Most ew Renewable Energy Is Already Cheaper Than Fossil Fuels

Renewable energy keeps on expanding and getting cheaper around the world, even despite the Covid-19 pandemic. Almost two-third of solar and wind projects that were built around the world last year will generate cheaper electricity than new fossil fuel options, according to a report by the International Renewable Energy Agency (IRENA). 

Most new renewable energy is already cheaper than fossil fuels

By Fermin Koop

Renewable energy keeps on expanding and getting cheaper around the world, even despite the Covid-19 pandemic. Almost two-third of solar and wind projects that were built around the world last year will generate cheaper electricity than new fossil fuel options, according to a report by the International Renewable Energy Agency (IRENA). 

Targeted policy support, new technologies, and industry impetus have seen solar and wind power go from an expensive niche option to a fierce competitor. In the process, IRENA said, it’s become clear that renewables will become the backbone of the electricity system and help decarbonize electricity generation.

“Today, renewables are the cheapest source of power,” said IRENA’s Director-General Francesco La Camera in a statement. “Renewables present countries tied to coal with an economically attractive phase-out agenda that ensures they meet growing energy demand, while saving costs, adding jobs, boosting growth and meeting climate ambition.”

Cheaper renewables

Irena’s new “Renewable Power Generation Costs” report showed that 162 gigawatts (GW) or 62% of total renewable power generation incorporated last year had lower costs than new fossil fuels. Low-cost renewables give developed and developing countries a strong business case to power past coal in pursuit of a net-zero economy, IRENA said. 

The renewable projects added last year will reduce costs in the electricity sector by at least $6 billion per year in emerging countries, compared to adding the same amount of fossil fuel-fired generation.

Two-thirds of these savings will come from onshore wind, followed by hydropower and solar PV. Cost savings come in addition to economic benefits and reduced carbon emissions. 

“We are far beyond the tipping point of coal,” La Camera said. “Following the latest commitment by G7 to net-zero and stop global coal funding abroad, it is now for G20 and emerging economies to match these measures. We cannot allow having a dual-track for energy transition where some countries rapidly turn green and others remain trapped in the fossil-based system of the past.”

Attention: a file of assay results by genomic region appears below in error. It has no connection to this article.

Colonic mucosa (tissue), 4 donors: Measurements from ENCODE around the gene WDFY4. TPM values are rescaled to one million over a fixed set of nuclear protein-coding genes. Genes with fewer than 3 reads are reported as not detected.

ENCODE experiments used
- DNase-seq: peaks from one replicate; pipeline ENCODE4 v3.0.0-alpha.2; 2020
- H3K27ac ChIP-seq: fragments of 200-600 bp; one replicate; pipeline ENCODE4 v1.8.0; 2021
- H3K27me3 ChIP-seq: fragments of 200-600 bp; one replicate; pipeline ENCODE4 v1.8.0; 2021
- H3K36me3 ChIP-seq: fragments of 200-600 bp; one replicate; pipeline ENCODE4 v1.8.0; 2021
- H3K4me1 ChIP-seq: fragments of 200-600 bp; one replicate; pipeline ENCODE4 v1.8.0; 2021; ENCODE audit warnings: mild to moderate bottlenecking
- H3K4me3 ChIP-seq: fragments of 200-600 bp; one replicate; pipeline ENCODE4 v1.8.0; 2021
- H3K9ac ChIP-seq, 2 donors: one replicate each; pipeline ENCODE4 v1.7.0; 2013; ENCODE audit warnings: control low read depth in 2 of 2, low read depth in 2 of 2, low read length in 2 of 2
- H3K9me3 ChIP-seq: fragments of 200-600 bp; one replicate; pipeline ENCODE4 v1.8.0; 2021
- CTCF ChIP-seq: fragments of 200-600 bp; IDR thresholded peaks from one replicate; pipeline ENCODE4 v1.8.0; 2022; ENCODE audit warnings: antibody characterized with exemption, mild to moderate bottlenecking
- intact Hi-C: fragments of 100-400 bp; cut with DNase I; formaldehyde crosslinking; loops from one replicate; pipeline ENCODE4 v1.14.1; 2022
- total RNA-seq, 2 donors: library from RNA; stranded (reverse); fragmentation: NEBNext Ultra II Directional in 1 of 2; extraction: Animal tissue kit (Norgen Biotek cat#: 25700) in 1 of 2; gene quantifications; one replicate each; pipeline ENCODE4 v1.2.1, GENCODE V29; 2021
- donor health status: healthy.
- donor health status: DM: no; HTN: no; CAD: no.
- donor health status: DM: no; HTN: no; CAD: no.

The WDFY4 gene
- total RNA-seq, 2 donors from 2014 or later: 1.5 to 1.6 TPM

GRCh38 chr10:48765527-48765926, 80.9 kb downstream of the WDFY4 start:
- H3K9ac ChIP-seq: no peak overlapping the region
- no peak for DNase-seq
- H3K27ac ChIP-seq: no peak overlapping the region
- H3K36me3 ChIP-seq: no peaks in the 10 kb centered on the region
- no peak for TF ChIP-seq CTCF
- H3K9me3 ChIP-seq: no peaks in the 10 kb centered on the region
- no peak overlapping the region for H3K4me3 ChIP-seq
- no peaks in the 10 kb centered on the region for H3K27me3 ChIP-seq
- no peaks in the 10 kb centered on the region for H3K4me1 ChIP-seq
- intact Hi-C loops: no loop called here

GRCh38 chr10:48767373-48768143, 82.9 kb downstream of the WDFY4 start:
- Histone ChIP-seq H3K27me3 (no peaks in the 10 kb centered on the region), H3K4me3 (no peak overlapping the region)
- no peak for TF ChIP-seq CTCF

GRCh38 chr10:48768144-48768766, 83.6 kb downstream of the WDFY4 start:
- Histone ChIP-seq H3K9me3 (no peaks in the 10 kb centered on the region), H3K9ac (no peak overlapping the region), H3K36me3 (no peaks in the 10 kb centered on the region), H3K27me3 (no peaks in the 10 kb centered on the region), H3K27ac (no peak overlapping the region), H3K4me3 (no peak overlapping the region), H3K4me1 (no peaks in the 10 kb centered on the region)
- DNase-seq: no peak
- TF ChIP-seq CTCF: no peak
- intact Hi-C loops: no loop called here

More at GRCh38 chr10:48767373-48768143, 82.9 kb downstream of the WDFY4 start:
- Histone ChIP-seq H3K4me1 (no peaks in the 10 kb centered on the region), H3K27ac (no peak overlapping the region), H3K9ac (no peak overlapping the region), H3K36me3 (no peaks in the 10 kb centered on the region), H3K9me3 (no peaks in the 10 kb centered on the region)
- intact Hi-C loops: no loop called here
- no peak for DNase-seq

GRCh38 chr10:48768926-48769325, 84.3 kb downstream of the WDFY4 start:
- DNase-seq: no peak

There’s also plenty of room for improvement: IRENA also reported a 16% decline in solar power costs last year, in line with a 13% drop of onshore wind and a 9% drop of offshore wind.

This wasn’t something exclusive to 2020 and instead was part of a longer trend where renewables keep getting cheaper and cheaper. The cost of large-scale solar power dropped 85% since 2010, followed by a 56% decline of onshore wind and a 48% decline of offshore wind. 

The past decade (2010-2020) saw a big improvement in the competitiveness of solar and wind technologies, increasingly outcompeting new fossil fuels. With record-low auction prices of $1.1 to 3 cents per kWh today, solar PV and onshore wind continuously undercut even the cheapest new coal option without any financial support, IRENA explained 

The report also showed that new renewables beat existing coal plants on operating costs too, stranding coal power as increasingly uneconomic. In the US, for example, 149 GW or 61% of the total coal capacity costs more than new renewable capacity. Retiring and replacing these plants with renewables would cut expenses by $5.6 billion per year.

Renewable costs will almost certainly continue falling even further, with onshore wind energy becoming 20-27% lower than the cheapest new coal-fired generation option. Around 74% of all new solar PV projects commissioned over the next two years that have been competitively procured through auctions and tenders will have an award price lower than new coal power, IRENA concludes.

Originally published at Zme science

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